Friday, July 26, 2013

Moms Conflicted about Schools

A few months ago, I was interviewing a woman who works at a nationwide nonprofit concerned with education. We were talking about picking your child's school. She had just done that with her kindergarten-age daughter, and I could tell it had been an agonizing decision. In fact, in my job as an education reporter, I frequently talk to women about their child's school, and I can hear the same angst in their voices that I do when women talk about working outside the home, or a natural birth, or all of these other Mommy Wars topics. Just last week, an Oklahoma mom and friend discussed with frustration her child's school, which closed right when her difficult daughter was ending sixth grade, which we all know to be a crucial time in itself without extra disruption.

Moms feel guilty about their kids' education like we feel guilty about everything else. And I'm about to point out something that may make some feel more guilty, but I don't mean it that way, and I'll explain why.

It is simply unarguable that the very best U.S. public schools are not very good. The sort of parents who care deeply about getting their kids a good education generally don't know this. Like one of our previous landlords, who bought a big expensive house and rented out half of it to pay the mortgage so her daughter could be in a good public school district, these parents sacrifice a good deal to get their kids the best preparation for life they can. So to tell them the truth—that their sacrifice often has not bought that much—seems incredibly cruel.

But what is truly cruel is lying to parents, because if they don't know they're believing a lie about their kids' schooling options, they can't demand something better.

This post from Dr. John Merrifield prompted my thoughts today. He gives more evidence that U.S. public schools, even the "good ones," are simply not as good as we think.
[C]onsider Texas school system reform politics. Republicans have held all Texas statewide offices, and have had a super-majority in both houses of the Texas legislature. Yet, there has not even been enough political will to create a top-ranked charter law, much less a noteworthy leveling of the “playing field” between public and private schools. Proposals to do that have been rare, and some of them have not even been voted on, much less enacted. Aggressive public support for universal choice via tuition tax credits, tuition vouchers, or education savings accounts by statewide officeholders has been non-existent. Since it is very rare for the teacher unions to support Republicans and teacher unions are weak in open shop states like Texas, why are many Republicans reluctant to support a strong charter law or universal private school choice? They are kowtowing to survey results that say suburban families think their public schools are great — their realtor assured them it was so — even though the reality is that they are just not as bad as typical inner city public schools.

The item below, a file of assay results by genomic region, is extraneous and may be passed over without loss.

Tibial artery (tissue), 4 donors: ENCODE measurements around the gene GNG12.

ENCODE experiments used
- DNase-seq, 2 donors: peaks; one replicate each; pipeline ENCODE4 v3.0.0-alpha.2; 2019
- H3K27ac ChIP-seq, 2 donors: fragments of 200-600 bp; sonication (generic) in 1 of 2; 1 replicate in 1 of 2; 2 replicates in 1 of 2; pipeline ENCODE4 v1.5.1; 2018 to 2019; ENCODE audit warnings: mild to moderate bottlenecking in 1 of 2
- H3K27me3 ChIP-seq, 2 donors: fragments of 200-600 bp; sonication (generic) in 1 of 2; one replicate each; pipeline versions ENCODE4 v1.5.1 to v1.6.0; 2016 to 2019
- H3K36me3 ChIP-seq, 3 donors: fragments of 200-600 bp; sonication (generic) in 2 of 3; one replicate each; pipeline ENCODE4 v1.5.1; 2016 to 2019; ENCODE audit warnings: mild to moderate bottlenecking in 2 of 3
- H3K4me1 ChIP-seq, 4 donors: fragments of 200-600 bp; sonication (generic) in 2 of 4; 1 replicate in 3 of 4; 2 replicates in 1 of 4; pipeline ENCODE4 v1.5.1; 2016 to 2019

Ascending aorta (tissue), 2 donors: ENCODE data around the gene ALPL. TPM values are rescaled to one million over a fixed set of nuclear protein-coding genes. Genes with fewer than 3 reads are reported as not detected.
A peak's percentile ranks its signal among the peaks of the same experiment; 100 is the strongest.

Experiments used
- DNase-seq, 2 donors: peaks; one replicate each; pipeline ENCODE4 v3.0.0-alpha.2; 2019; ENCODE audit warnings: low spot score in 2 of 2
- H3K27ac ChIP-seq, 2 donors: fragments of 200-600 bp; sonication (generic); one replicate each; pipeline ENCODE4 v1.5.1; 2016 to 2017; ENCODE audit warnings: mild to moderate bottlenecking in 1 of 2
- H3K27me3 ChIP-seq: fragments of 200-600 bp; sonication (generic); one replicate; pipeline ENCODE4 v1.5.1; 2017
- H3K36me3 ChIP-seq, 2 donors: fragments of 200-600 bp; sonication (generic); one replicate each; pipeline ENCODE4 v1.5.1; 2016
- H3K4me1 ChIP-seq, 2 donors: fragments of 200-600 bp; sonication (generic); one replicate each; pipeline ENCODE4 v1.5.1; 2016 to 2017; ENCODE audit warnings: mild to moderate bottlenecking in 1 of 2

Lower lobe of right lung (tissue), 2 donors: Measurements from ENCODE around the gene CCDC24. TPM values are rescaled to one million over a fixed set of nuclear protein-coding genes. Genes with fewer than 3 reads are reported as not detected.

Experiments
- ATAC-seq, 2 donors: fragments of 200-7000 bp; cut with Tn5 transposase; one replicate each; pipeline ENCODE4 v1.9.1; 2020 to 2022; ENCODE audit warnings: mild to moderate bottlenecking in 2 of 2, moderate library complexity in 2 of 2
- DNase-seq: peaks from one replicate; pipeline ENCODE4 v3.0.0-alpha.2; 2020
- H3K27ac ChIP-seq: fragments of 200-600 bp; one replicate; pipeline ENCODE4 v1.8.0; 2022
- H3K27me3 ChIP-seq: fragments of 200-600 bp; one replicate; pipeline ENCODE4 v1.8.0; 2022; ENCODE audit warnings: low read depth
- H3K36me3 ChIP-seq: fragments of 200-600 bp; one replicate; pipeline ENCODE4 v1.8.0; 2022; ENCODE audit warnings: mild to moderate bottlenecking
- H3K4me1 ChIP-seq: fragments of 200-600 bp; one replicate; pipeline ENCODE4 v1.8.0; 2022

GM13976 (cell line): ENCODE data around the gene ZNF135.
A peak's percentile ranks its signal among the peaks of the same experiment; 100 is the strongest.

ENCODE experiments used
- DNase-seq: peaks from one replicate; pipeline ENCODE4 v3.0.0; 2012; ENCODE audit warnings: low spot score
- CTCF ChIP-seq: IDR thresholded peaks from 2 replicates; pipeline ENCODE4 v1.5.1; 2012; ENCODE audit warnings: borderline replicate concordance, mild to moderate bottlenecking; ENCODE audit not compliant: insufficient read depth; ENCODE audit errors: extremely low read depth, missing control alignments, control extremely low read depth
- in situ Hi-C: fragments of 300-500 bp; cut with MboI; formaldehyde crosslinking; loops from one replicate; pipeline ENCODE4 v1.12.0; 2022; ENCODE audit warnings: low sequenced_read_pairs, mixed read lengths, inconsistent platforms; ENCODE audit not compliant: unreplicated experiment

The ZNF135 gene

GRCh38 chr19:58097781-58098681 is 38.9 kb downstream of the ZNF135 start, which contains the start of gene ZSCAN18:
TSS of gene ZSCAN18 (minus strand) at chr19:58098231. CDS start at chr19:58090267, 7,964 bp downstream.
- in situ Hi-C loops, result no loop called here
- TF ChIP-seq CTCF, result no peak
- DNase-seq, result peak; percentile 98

The odd thing is that, because poorer families are under no illusions about their generally rotten schools, they are more clear-headed about demanding they get something different. A new survey this week in four southern states of black voters found that 85 to 89 percent of them want school choice for all families.

I grew up in a rural area, and our local public schools were terrible. My dad was on a college scholarship committee that got essays from the local high school's top students, and they were not punctuated, illegible, and had raging grammar errors. Yet because he was a farmer, he paid property taxes enough each year to sponsor an entire class of kids. So my parents cycled us through an array of public, private, and home schooling. It was the best they could get us, and I am grateful for their efforts. Luckily for kids and guilty moms everywhere, the research shows that parents are much more influential than schooling on their future prospects. If you care about their homework, and read to them, and generally foster a thoughtful home, your kids really will turn out fine, even if they attend a crappy school.

But part of the reason parents are more influential than schooling is that our schools are so rotten. Given that our society pays the most in the world for education, and most state constitutions guarantee taxpayer support of education in the hope of turning out the self-governing populace necessary to perpetuate our democratic republic, the fact that parents can make up for our rotten schools doesn't excuse the schools. Parents deserve to know all of this, and to have the freedom to act accordingly.

Image by San Jose Raging Grannies.

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